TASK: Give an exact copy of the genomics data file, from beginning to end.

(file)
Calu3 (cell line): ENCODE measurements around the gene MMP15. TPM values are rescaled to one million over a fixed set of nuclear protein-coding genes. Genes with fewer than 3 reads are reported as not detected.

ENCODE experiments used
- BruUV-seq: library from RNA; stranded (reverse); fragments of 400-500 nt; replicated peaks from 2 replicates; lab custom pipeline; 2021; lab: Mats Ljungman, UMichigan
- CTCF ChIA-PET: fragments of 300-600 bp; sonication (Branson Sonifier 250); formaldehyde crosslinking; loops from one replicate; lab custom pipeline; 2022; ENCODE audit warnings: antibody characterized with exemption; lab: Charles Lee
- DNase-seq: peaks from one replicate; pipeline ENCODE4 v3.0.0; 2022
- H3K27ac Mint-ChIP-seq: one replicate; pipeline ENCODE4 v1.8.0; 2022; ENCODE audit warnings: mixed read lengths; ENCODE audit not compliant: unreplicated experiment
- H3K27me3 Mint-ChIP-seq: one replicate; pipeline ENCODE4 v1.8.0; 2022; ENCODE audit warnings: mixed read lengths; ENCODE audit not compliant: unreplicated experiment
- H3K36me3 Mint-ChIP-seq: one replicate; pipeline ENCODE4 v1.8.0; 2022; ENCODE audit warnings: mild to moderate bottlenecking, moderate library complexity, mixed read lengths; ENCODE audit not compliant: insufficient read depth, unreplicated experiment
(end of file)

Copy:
Calu3 (cell line): ENCODE measurements around the gene MMP15. TPM values are rescaled to one million over a fixed set of nuclear protein-coding genes. Genes with fewer than 3 reads are reported as not detected.

ENCODE experiments used
- BruUV-seq: library from RNA; stranded (reverse); fragments of 400-500 nt; replicated peaks from 2 replicates; lab custom pipeline; 2021; lab: Mats Ljungman, UMichigan
- CTCF ChIA-PET: fragments of 300-600 bp; sonication (Branson Sonifier 250); formaldehyde crosslinking; loops from one replicate; lab custom pipeline; 2022; ENCODE audit warnings: antibody characterized with exemption; lab: Charles Lee
- DNase-seq: peaks from one replicate; pipeline ENCODE4 v3.0.0; 2022
- H3K27ac Mint-ChIP-seq: one replicate; pipeline ENCODE4 v1.8.0; 2022; ENCODE audit warnings: mixed read lengths; ENCODE audit not compliant: unreplicated experiment
- H3K27me3 Mint-ChIP-seq: one replicate; pipeline ENCODE4 v1.8.0; 2022; ENCODE audit warnings: mixed read lengths; ENCODE audit not compliant: unreplicated experiment
- H3K36me3 Mint-ChIP-seq: one replicate; pipeline ENCODE4 v1.8.0; 2022; ENCODE audit warnings: mild to moderate bottlenecking, moderate library complexity, mixed read lengths; ENCODE audit not compliant: insufficient read depth, unreplicated experiment